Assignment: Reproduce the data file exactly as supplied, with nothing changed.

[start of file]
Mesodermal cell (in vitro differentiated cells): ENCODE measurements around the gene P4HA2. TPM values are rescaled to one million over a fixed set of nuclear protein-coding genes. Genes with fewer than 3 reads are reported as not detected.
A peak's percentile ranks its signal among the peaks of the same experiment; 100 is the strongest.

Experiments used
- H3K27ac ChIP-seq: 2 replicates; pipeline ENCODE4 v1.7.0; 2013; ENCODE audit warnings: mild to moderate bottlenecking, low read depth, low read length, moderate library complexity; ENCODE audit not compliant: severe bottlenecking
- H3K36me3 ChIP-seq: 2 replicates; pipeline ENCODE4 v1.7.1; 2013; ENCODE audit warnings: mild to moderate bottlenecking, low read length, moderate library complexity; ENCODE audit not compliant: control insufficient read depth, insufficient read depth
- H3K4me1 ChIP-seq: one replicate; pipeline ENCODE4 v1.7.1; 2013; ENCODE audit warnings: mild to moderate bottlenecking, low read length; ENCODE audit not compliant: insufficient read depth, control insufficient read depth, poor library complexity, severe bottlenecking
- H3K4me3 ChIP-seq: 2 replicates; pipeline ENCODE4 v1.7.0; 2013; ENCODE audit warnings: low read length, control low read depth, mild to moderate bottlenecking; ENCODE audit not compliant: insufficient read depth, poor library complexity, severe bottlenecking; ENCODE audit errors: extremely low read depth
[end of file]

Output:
Mesodermal cell (in vitro differentiated cells): ENCODE measurements around the gene P4HA2. TPM values are rescaled to one million over a fixed set of nuclear protein-coding genes. Genes with fewer than 3 reads are reported as not detected.
A peak's percentile ranks its signal among the peaks of the same experiment; 100 is the strongest.

Experiments used
- H3K27ac ChIP-seq: 2 replicates; pipeline ENCODE4 v1.7.0; 2013; ENCODE audit warnings: mild to moderate bottlenecking, low read depth, low read length, moderate library complexity; ENCODE audit not compliant: severe bottlenecking
- H3K36me3 ChIP-seq: 2 replicates; pipeline ENCODE4 v1.7.1; 2013; ENCODE audit warnings: mild to moderate bottlenecking, low read length, moderate library complexity; ENCODE audit not compliant: control insufficient read depth, insufficient read depth
- H3K4me1 ChIP-seq: one replicate; pipeline ENCODE4 v1.7.1; 2013; ENCODE audit warnings: mild to moderate bottlenecking, low read length; ENCODE audit not compliant: insufficient read depth, control insufficient read depth, poor library complexity, severe bottlenecking
- H3K4me3 ChIP-seq: 2 replicates; pipeline ENCODE4 v1.7.0; 2013; ENCODE audit warnings: low read length, control low read depth, mild to moderate bottlenecking; ENCODE audit not compliant: insufficient read depth, poor library complexity, severe bottlenecking; ENCODE audit errors: extremely low read depth